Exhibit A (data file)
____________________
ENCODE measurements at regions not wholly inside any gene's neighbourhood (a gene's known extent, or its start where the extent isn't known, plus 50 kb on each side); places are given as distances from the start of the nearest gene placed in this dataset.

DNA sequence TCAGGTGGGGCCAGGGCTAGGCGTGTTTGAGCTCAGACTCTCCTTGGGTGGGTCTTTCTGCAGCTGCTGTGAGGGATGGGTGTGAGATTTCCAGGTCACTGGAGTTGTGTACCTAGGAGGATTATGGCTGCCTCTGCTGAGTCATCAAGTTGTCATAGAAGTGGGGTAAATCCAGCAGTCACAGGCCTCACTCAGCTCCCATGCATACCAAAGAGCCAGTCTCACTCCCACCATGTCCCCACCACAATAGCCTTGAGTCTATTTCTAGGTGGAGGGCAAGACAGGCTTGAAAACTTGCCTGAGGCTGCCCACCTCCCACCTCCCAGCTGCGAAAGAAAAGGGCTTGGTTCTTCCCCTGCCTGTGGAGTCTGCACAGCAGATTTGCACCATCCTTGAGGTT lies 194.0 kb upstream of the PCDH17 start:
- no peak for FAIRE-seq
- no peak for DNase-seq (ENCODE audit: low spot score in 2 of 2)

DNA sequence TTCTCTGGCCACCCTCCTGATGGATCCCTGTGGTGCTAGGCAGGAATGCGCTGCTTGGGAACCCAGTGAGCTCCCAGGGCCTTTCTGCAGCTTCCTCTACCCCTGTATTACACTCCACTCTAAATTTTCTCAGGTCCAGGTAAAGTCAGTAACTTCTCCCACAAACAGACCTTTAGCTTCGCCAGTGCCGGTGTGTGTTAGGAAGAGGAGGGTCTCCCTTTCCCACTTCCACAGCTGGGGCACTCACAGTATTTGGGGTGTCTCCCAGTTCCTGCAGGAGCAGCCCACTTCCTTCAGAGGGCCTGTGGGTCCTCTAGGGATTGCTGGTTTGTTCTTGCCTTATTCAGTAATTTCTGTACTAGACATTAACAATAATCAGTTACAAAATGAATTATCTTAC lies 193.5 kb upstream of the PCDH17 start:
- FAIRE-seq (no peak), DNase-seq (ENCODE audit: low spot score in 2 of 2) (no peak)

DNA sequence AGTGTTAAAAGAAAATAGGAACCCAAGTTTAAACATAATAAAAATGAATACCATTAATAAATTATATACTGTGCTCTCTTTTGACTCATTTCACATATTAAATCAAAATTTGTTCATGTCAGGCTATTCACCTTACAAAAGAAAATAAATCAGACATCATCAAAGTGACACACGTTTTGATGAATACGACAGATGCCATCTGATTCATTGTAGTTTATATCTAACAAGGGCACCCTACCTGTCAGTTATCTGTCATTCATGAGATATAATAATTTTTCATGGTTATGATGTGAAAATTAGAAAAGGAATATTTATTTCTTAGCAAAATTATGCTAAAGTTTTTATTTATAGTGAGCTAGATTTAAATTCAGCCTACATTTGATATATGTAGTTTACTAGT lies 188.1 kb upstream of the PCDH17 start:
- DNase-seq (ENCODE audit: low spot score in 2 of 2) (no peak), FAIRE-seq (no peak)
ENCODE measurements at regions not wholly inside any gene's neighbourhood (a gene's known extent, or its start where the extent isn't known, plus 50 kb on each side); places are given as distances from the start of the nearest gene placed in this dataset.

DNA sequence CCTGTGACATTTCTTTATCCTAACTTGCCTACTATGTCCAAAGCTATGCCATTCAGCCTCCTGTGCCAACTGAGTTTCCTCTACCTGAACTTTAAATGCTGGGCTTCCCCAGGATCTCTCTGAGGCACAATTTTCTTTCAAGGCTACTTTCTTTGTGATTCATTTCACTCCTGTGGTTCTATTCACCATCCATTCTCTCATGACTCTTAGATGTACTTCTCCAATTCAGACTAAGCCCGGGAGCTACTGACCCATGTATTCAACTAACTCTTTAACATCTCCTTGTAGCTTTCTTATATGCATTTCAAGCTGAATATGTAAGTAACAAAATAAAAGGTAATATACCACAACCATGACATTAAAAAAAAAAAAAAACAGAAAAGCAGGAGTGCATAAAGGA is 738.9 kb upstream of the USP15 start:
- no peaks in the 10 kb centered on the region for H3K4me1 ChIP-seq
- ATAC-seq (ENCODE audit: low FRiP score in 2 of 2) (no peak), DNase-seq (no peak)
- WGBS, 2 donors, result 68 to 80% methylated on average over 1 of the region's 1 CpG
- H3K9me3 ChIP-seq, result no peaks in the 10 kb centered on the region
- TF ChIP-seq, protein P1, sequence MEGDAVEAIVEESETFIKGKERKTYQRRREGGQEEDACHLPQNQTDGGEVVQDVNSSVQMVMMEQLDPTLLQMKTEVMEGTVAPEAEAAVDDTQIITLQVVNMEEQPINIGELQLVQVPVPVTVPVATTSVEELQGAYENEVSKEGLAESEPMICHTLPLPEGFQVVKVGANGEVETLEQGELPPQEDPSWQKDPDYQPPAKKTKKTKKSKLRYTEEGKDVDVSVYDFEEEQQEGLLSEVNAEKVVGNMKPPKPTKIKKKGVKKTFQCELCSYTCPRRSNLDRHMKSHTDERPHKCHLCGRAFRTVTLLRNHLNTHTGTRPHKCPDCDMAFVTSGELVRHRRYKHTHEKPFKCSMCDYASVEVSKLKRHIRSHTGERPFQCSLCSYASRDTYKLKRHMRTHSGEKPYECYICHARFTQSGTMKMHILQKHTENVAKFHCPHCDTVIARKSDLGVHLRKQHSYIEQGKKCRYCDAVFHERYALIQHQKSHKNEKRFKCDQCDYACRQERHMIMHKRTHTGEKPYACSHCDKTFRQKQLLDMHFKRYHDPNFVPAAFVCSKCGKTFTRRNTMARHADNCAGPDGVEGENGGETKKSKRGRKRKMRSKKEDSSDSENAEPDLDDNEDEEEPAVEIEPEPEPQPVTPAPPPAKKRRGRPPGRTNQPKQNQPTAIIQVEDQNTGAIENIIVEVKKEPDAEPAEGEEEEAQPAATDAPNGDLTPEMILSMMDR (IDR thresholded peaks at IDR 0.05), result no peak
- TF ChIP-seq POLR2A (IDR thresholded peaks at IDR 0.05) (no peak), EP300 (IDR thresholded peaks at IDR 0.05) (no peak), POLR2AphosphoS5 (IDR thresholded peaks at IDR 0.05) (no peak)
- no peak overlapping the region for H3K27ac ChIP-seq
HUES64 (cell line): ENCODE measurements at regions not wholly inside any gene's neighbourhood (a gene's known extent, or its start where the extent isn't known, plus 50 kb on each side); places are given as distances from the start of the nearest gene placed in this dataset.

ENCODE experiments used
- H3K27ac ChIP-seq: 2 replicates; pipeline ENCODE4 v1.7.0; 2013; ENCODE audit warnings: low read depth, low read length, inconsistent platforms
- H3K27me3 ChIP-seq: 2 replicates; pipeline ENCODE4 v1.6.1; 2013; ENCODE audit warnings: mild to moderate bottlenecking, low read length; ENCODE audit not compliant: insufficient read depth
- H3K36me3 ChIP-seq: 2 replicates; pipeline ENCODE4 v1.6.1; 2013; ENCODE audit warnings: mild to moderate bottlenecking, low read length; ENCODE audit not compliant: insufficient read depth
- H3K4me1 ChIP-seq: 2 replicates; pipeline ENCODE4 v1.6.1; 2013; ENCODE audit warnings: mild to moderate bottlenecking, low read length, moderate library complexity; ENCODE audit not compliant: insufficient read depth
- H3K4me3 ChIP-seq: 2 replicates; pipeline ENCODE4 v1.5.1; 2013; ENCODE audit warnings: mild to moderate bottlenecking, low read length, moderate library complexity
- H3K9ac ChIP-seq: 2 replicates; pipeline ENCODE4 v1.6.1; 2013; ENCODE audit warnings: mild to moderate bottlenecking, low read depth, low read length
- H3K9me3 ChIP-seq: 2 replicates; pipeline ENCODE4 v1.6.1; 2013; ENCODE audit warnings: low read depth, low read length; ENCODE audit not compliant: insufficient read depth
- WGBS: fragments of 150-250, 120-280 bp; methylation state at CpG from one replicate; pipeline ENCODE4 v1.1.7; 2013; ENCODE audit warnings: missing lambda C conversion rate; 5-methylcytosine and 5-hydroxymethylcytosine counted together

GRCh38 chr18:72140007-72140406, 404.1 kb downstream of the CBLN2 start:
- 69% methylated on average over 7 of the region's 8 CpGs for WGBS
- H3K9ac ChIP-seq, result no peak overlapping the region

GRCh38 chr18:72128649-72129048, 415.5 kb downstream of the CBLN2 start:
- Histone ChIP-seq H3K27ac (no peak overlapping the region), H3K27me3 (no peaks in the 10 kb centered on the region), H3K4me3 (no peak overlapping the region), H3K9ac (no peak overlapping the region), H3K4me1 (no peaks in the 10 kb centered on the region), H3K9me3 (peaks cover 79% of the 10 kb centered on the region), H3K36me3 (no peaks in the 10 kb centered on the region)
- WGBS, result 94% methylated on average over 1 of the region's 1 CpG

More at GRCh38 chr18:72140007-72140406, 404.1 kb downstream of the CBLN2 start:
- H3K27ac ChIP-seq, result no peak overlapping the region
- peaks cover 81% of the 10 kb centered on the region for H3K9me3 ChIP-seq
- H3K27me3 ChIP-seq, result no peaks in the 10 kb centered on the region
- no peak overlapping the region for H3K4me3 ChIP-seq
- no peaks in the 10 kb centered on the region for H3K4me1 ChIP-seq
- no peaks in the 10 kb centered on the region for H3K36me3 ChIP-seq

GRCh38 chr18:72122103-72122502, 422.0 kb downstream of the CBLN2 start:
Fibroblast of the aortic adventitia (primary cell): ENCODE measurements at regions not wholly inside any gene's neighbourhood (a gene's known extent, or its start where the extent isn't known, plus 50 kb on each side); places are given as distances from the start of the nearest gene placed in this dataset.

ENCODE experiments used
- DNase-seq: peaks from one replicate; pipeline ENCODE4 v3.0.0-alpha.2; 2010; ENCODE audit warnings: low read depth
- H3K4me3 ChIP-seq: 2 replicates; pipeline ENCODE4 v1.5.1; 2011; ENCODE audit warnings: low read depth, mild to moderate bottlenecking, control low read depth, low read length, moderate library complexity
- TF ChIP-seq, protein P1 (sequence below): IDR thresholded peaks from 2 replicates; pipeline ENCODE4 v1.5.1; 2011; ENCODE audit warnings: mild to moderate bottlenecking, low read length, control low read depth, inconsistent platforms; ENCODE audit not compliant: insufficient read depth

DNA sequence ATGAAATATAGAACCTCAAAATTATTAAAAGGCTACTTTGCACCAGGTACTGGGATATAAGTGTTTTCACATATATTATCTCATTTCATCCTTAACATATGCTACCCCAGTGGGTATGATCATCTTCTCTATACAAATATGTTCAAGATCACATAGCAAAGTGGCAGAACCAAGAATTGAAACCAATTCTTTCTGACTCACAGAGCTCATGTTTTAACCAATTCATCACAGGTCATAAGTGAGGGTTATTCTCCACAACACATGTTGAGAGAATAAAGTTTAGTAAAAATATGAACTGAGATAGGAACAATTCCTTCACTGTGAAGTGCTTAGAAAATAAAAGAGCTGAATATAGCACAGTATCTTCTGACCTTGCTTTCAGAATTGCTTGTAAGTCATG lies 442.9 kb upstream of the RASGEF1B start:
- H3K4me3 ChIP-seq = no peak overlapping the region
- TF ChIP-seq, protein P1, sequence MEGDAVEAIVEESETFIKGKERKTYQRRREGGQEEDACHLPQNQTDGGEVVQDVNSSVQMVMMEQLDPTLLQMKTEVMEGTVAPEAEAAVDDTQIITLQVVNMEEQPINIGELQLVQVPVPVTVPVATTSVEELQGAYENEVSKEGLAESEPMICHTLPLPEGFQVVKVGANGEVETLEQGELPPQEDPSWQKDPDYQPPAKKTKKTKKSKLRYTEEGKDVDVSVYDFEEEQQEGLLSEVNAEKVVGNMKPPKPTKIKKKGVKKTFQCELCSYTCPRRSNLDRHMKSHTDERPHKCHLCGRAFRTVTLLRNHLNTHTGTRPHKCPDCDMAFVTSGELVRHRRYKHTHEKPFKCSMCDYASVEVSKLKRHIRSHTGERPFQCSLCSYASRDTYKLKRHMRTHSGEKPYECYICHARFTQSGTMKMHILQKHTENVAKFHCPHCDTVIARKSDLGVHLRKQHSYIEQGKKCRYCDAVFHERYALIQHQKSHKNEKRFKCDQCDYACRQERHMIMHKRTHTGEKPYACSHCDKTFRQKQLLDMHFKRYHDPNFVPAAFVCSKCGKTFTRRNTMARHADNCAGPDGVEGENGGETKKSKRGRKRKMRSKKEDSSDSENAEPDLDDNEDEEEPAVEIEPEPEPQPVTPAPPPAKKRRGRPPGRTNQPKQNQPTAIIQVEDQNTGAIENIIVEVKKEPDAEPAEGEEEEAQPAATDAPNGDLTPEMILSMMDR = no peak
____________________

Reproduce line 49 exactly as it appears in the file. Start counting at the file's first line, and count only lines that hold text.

- TF ChIP-seq, protein P1, sequence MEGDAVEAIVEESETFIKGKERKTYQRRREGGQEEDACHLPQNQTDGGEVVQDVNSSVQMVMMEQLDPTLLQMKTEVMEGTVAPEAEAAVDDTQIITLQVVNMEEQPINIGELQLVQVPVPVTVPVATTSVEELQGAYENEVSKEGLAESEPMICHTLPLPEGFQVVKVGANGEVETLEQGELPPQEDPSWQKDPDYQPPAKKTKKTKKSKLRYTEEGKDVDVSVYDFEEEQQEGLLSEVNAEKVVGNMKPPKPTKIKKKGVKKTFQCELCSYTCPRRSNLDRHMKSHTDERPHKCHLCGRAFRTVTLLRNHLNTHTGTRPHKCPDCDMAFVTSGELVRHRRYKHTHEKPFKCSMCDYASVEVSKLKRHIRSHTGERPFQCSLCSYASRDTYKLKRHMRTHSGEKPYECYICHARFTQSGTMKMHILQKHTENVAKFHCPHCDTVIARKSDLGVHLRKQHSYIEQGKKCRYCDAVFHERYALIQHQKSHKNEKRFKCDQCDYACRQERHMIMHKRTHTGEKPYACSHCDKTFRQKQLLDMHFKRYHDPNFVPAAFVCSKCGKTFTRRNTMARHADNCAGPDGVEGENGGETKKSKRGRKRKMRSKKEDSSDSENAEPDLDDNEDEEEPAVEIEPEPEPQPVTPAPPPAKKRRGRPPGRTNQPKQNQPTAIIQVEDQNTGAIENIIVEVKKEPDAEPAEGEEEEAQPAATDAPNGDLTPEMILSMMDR = no peak